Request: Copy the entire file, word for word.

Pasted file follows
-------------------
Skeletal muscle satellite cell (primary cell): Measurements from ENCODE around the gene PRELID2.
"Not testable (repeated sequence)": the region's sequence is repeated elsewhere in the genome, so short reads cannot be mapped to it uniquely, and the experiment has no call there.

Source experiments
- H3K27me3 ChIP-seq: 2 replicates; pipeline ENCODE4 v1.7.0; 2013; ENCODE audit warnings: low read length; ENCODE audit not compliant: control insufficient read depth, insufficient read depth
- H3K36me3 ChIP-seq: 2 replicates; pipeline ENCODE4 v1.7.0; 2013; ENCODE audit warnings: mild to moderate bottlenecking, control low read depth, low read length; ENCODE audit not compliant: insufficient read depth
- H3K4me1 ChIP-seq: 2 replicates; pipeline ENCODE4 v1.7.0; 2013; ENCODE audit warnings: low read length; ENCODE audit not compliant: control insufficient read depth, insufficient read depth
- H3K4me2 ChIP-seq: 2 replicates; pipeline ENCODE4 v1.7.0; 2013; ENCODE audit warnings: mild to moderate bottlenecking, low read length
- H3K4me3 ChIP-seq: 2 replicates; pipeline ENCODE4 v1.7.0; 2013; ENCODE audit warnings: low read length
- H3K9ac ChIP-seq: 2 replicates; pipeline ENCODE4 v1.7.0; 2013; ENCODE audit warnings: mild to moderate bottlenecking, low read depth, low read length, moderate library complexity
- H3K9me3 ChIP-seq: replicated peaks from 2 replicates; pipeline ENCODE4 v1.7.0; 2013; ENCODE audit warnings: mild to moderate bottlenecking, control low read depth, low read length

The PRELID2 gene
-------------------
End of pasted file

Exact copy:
Skeletal muscle satellite cell (primary cell): Measurements from ENCODE around the gene PRELID2.
"Not testable (repeated sequence)": the region's sequence is repeated elsewhere in the genome, so short reads cannot be mapped to it uniquely, and the experiment has no call there.

Source experiments
- H3K27me3 ChIP-seq: 2 replicates; pipeline ENCODE4 v1.7.0; 2013; ENCODE audit warnings: low read length; ENCODE audit not compliant: control insufficient read depth, insufficient read depth
- H3K36me3 ChIP-seq: 2 replicates; pipeline ENCODE4 v1.7.0; 2013; ENCODE audit warnings: mild to moderate bottlenecking, control low read depth, low read length; ENCODE audit not compliant: insufficient read depth
- H3K4me1 ChIP-seq: 2 replicates; pipeline ENCODE4 v1.7.0; 2013; ENCODE audit warnings: low read length; ENCODE audit not compliant: control insufficient read depth, insufficient read depth
- H3K4me2 ChIP-seq: 2 replicates; pipeline ENCODE4 v1.7.0; 2013; ENCODE audit warnings: mild to moderate bottlenecking, low read length
- H3K4me3 ChIP-seq: 2 replicates; pipeline ENCODE4 v1.7.0; 2013; ENCODE audit warnings: low read length
- H3K9ac ChIP-seq: 2 replicates; pipeline ENCODE4 v1.7.0; 2013; ENCODE audit warnings: mild to moderate bottlenecking, low read depth, low read length, moderate library complexity
- H3K9me3 ChIP-seq: replicated peaks from 2 replicates; pipeline ENCODE4 v1.7.0; 2013; ENCODE audit warnings: mild to moderate bottlenecking, control low read depth, low read length

The PRELID2 gene